None of use the same explanatory style with everything in our lives. For instance, while optimistic people tend to use a Not Me, Not Always, Not Everything approach when dealing with bad events, they use the opposite style when good things happen. And vice versa for pessimistic people. And we can give into “learned helplessness” even when we know it’s not our fault-it’s not “Me” but it is “Always” and “Everything.” Ie., you worked your butt off in grad school but you can’t find a job because the job market is crap. It’s not your fault but you find yourself feeling like things will never get better and responding passively to everything in your life.

Also, while a “Me, Always, Everything” approach can cause a person significant problems, always using a “Not Me, Not Always, Not Everything” style can also be unhealthy. Because sometimes it is your fault. You can slough off all of your personal responsibility for failures to keep from getting depressed, but you’ll also keep yourself from ever being successful in life. You can admit it’s your fault without going farther and believing the problem is pervasive and permanent.

Finally, sometimes you’re right to be pessimistic. A bit of pessimism keeps you vigilant and prevents you from taking foolish risks. There’s no need to be blindly optimistic; Pollyanna was never an icon of manliness.

So the key is not to wear rose-colored glasses all the time, but to be what Seligman calls a “flexible optimist.” This means seeing the world accurately, reacting appropriately-using the right explanatory style at the right time-and not letting pessimism obscure the things you legitimately have going for you.

Relearning Your ABC’s

So the bad news is that having a pessimistic explanatory style can have a big negative impact on your life. The good news is that you can change your explanatory style for the better. And it’s as easy as ABC. How we encounter and react to life’s setbacks can be broken down like this:

A: Adversity. We face a setback or challenge.

B: Beliefs. Our thoughts, feelings, and interpretation of the setback. These beliefs lead to:

C: Consequences. How we act because of our beliefs about the setback.

So we can’t change the A. But we can change the B, which will lead to a new C. It’s not adversity itself that creates our reactions, but our beliefs about our adversity. If your beliefs have been leading to negative, non-resilient responses that are dragging you down, you have to short circuit this reaction by changing your beliefs about challenges.

Here’s an example of a pessimistic ABC in action:

Adversity: James frequents a coffee shop because he has a crush on the girl at the register. He finally works up the courage to ask her out. But instead of saying yes, she turns him down.

Beliefs: James thinks: “Geez, I’m such a freakin loser. I’m not attractive and don’t have anything to offer women. I’m never going to find a girlfriend.”

Consequences: James alternates between feeling depressed and angry for the next week. He can’t muster up the courage to ask another girl out for over a year.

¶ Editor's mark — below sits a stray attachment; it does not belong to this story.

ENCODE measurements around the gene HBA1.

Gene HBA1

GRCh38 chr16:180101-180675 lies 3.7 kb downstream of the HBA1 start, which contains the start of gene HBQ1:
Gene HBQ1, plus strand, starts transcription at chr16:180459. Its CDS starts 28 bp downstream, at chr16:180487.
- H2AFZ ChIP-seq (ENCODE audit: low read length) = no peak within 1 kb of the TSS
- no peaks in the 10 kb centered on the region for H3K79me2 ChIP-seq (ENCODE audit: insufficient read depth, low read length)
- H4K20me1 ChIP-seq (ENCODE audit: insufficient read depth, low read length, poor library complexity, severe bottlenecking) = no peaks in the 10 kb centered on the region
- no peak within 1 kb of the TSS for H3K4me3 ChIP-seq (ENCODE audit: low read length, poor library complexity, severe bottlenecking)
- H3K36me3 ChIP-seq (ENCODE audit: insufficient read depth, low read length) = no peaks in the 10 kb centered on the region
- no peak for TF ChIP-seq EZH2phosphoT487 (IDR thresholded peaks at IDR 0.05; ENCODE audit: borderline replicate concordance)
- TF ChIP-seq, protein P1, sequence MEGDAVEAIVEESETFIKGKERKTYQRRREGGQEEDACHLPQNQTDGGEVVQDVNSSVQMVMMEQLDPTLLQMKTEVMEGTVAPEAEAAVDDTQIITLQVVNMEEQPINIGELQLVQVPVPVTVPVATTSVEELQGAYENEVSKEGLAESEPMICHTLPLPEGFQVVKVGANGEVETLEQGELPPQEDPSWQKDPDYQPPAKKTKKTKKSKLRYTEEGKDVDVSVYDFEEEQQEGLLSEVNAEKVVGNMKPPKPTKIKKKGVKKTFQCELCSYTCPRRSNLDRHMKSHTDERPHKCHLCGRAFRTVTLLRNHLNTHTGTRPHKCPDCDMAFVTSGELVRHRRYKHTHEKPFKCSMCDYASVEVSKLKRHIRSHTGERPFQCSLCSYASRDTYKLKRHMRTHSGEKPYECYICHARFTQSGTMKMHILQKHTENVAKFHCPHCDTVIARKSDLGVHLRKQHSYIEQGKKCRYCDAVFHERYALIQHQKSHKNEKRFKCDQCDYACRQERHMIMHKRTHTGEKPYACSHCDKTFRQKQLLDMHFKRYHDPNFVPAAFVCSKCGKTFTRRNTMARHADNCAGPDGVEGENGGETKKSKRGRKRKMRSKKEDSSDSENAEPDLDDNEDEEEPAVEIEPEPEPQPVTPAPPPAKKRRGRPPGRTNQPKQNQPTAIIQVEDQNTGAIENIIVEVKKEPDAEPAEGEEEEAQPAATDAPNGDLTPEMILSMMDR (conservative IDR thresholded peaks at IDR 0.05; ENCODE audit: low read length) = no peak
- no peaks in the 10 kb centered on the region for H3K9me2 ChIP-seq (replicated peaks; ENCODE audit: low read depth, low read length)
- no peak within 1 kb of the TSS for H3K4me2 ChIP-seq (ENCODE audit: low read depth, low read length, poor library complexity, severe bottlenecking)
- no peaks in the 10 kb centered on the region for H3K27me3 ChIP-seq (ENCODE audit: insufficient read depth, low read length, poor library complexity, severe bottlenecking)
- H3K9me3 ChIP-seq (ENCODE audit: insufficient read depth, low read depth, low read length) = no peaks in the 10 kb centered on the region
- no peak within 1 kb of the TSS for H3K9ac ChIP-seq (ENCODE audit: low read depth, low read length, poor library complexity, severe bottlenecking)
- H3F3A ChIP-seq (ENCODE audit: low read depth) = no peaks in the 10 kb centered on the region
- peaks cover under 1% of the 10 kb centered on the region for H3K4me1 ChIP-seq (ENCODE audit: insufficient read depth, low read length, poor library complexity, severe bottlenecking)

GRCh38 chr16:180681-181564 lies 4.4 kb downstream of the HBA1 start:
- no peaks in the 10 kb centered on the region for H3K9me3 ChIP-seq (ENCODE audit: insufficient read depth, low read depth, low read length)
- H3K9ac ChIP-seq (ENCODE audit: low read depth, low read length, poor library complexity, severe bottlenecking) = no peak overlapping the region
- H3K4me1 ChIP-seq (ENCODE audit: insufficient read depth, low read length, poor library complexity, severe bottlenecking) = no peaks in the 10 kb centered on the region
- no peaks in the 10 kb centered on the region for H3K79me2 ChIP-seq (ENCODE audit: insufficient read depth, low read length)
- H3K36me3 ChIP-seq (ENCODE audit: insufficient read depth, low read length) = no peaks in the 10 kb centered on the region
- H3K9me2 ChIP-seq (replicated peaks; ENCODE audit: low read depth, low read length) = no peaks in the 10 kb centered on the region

James’ beliefs about what happened led to an overly negative reaction. To get a better outcome, he needs to change his beliefs by disputing them.

Disputing Your Beliefs

Just because you have certain beliefs, even if you have held them for as long as you can remember, that doesn’t make them true. False beliefs will limit your ability to get to the root of your problem and will limit the solutions you are able to come up with. If you have some beliefs that are sabotaging your resiliency, you need to dispute them, challenge them, and have an argument with yourself.

Dr. Seligman recommends judging your beliefs on 4 criteria. Let’s take a look at them and explore how James could have reacted more resiliently to the rejection he received:

1. Evidence. What are the real facts in the situation? Does the evidence support your belief or vanquish it?

  • James could think, “I’m not a loser. I’m an Oxford scholar, I’ve done an Ironman, and I’ve got a great job at a prestigious law firm.”

2. Alternatives: Pessimists have a tendency to latch onto the most dire of explanations for a bad event, ignoring more positive alternate explanations.

  • James could think, “Maybe she had a boyfriend and that’s why she said no. Maybe she just got out of a bad relationship. It might have nothing to do with me personally at all.”

3. Implications. When faced with a setback, pessimists have a tendency to jump to more and more catastrophic implications. But what are the chances of these implications really happening?

  • James could think, “Just because a girl at a coffee shop turned me down doesn’t mean I’ll never have a girlfriend. I’ve had a girlfriend before and I’ll have one again.”

4. Usefulness. Just because a belief is true, doesn’t mean it’s useful. Clinging to useless beliefs keeps you from working on the things that you actually can change about yourself.

  • James could think: “Yeah, I’m not that attractive. But I have a lot going for me otherwise. Girls like confidence, so what I really need to work on is coming off as more confident and self-assured. Thinking about my unattractiveness is sabotaging that.”

Whenever faced with an ABC, practice disputing your beliefs; have a knock down drag out fight with yourself and figure out what’s really going on. It may be beneficial to journal it, as writing can help you sort through why you’re feeling the way you are, and whether your beliefs are distorting what is really going on. It can also be helpful to have a spouse or trusted friend do the disputing for you. Tell them what you’re upset about and have them challenge you on your beliefs, asking you questions to figure out just how accurate your beliefs actually are.

While at first it will take some effort to stop in the midst of your negative reaction and work on disputing your beliefs, over time it will become natural and will help you respond appropriately, positively, proactively-and resiliently to your challenges.


Learned Optimism by Dr. Martin E.P. Seligman

The Resilience Factor by Dr. Karen Reivich and Dr. Andrew Shatte

Building Your Resiliency: Part I – An Introduction
Building Your Resiliency: Part II – Avoiding Learned Helplessness and Changing Your Explanatory Style
Building Your Resiliency: Part III – Taking Control of Your Life
Building Your Resiliency: Part IV – Iceberg Ahead!
Building Your Resiliency: Part V – Recognizing and Utilizing Your Signature Strengths
Building Your Resiliency: Part VI – Quit Catastrophizing
Building Your Resiliency: Part VII – Building Your Children’s Resiliency